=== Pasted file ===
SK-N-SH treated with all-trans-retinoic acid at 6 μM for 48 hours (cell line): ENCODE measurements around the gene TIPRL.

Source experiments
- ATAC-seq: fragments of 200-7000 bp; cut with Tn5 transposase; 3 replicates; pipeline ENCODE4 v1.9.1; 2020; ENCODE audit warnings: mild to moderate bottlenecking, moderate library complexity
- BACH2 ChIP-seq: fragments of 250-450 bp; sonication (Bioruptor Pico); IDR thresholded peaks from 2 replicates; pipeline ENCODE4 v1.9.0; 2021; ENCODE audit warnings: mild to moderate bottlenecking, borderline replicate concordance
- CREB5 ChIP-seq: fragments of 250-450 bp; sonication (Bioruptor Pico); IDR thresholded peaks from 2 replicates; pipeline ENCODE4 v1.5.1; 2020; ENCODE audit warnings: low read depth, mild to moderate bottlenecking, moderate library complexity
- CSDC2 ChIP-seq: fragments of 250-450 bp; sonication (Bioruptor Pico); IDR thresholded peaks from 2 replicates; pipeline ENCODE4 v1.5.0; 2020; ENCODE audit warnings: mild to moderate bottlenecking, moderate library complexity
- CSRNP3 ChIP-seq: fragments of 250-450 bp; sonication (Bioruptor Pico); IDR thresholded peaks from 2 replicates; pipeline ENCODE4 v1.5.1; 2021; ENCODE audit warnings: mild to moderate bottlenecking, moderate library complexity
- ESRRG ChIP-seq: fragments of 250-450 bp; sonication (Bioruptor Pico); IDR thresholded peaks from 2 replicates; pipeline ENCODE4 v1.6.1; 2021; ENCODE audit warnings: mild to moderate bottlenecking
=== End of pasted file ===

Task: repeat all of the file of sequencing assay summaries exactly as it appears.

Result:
SK-N-SH treated with all-trans-retinoic acid at 6 μM for 48 hours (cell line): ENCODE measurements around the gene TIPRL.

Source experiments
- ATAC-seq: fragments of 200-7000 bp; cut with Tn5 transposase; 3 replicates; pipeline ENCODE4 v1.9.1; 2020; ENCODE audit warnings: mild to moderate bottlenecking, moderate library complexity
- BACH2 ChIP-seq: fragments of 250-450 bp; sonication (Bioruptor Pico); IDR thresholded peaks from 2 replicates; pipeline ENCODE4 v1.9.0; 2021; ENCODE audit warnings: mild to moderate bottlenecking, borderline replicate concordance
- CREB5 ChIP-seq: fragments of 250-450 bp; sonication (Bioruptor Pico); IDR thresholded peaks from 2 replicates; pipeline ENCODE4 v1.5.1; 2020; ENCODE audit warnings: low read depth, mild to moderate bottlenecking, moderate library complexity
- CSDC2 ChIP-seq: fragments of 250-450 bp; sonication (Bioruptor Pico); IDR thresholded peaks from 2 replicates; pipeline ENCODE4 v1.5.0; 2020; ENCODE audit warnings: mild to moderate bottlenecking, moderate library complexity
- CSRNP3 ChIP-seq: fragments of 250-450 bp; sonication (Bioruptor Pico); IDR thresholded peaks from 2 replicates; pipeline ENCODE4 v1.5.1; 2021; ENCODE audit warnings: mild to moderate bottlenecking, moderate library complexity
- ESRRG ChIP-seq: fragments of 250-450 bp; sonication (Bioruptor Pico); IDR thresholded peaks from 2 replicates; pipeline ENCODE4 v1.6.1; 2021; ENCODE audit warnings: mild to moderate bottlenecking